Acrylic Pour Coaster

I been wanting to create some Acrylic Pour Coasters for a while.  I purchased 4″ wood tiles from Michael’s and they traveled with me in my car for several months before a was able to work on them.

First, I applied white Gesso to both sides of the wood tile.   I mixed the paint in squeeze bottles.  The colors I used were pink, purple, grayish blue, light pink, light purple, green and white.  I love pinks and blues.

I let the tiles cure for about a month while I was out of town again. I cleaned the tiles with a mixture of Dawn and water, which I keep in a spray bottle.  A few weeks later when I got up the courage to apply resin, I poured resin over the coasters.

The tiles did not come out perfect, but it wasn’t a failure either.  The tray to hold the tiles was purchased from Hobby Lobby.  I stained the inside of the box and two sides.  The other two sides I applied Gesso and did a pour on the sides. 

I did not pour the inside of the tray, instead I cut out some white polymer clay and did a pour on top of the clay when I poured the tray sides.  After I cleaned the tray, I glued the clay to the bottom and applied several coats of varnish.

I glued cork to the back of each coaster using wood glue.  Below are the results.

Fluid Painting Coaster

This is my first attempt at pouring paint over four objects at the same time.  I found cheap sandstone coaster, shown below, at the Dollar General store and thought they would be perfect for my first attempt.

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I put a piece of parchment paper on the back of the coaster and taped the edges.

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I applied two coats of primer, and lightly sanded the coasters after the primer dried.  The holders were a stack of four craft sticks held together with the weaving loom rubber bands.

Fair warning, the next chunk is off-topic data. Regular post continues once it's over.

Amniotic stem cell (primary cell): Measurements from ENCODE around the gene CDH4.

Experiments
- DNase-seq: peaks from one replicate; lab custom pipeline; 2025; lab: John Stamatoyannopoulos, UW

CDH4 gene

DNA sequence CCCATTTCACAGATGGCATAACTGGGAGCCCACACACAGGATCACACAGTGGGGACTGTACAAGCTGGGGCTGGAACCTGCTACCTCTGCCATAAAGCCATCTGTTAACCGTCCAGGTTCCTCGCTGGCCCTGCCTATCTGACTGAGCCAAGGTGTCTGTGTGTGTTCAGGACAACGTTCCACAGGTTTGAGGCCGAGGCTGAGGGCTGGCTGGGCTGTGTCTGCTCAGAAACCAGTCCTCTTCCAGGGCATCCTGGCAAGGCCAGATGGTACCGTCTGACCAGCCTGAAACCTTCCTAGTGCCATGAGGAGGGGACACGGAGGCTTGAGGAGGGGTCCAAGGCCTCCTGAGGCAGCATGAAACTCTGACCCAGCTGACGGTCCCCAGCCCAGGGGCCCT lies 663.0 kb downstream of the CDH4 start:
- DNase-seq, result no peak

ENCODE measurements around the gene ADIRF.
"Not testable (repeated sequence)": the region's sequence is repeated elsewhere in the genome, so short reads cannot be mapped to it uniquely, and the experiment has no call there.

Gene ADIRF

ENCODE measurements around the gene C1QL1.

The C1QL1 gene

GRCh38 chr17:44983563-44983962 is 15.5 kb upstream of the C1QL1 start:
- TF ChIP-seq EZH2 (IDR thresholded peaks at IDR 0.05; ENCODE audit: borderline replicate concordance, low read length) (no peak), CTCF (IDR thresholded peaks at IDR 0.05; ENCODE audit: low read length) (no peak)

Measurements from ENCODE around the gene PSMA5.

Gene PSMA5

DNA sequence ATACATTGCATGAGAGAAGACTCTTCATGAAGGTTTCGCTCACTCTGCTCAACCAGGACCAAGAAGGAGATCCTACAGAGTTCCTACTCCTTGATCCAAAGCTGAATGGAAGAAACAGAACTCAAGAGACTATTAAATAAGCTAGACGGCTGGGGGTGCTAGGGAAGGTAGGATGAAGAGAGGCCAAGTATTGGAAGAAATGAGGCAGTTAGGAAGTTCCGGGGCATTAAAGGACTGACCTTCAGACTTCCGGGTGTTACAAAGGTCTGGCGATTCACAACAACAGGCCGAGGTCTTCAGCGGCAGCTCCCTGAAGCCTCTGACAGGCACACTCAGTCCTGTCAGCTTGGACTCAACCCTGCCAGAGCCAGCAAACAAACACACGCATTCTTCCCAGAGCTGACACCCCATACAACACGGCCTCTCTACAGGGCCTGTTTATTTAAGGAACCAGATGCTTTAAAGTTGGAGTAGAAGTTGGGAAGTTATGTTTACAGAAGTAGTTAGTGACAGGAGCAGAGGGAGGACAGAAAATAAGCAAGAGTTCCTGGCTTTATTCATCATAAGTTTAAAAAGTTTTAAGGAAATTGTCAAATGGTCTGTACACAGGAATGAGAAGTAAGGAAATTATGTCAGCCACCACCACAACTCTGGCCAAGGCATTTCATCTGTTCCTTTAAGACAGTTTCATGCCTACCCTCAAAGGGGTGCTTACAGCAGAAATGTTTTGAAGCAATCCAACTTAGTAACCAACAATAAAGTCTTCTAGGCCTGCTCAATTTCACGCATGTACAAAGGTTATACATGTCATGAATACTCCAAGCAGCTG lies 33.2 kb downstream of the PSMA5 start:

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I let my sister pick the colors.  She likes purple/blues with green accents.  Yes, I use cheap Walmart brand bags, the ones that are almost impossible to get open, to let the paint drip on.

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Lastly, it came time to put resin over the coasters.  These are the tips I learned while researching how to apply resin (because I have never been very successful):

  1. Clean the painting of any oily substance.  I let the coaster dry for at least a week, then sprayed the coaster with a mixture of Dawn and water.  I let them sit for a minute and gently wiped them off with a paper towel and let dry for another week.
  2. Seal the painting, because canvas breath and can cause air bubbles in the resin.  I seal the coasters with polyurethane and let dry for another week.
  3. Pour resin in temperatures above 70 degrees.
  4. Use torch to remove bubbles.
  5. Cover the work with a box while it dries.

I mixed and poured the resin over the coasters, spread it out with a plastic paint scraper, and removed the air bubble with a heat gun.  Yes, I know a torch is recommended.  But, while researching torches I scared me that I may burn down the house if the torch did not fully extinguish.  So, I was very carefully to keep the heat gun cord and my hair out of the resin.  The coasters were covered and let dry for 24 hours.

The results:

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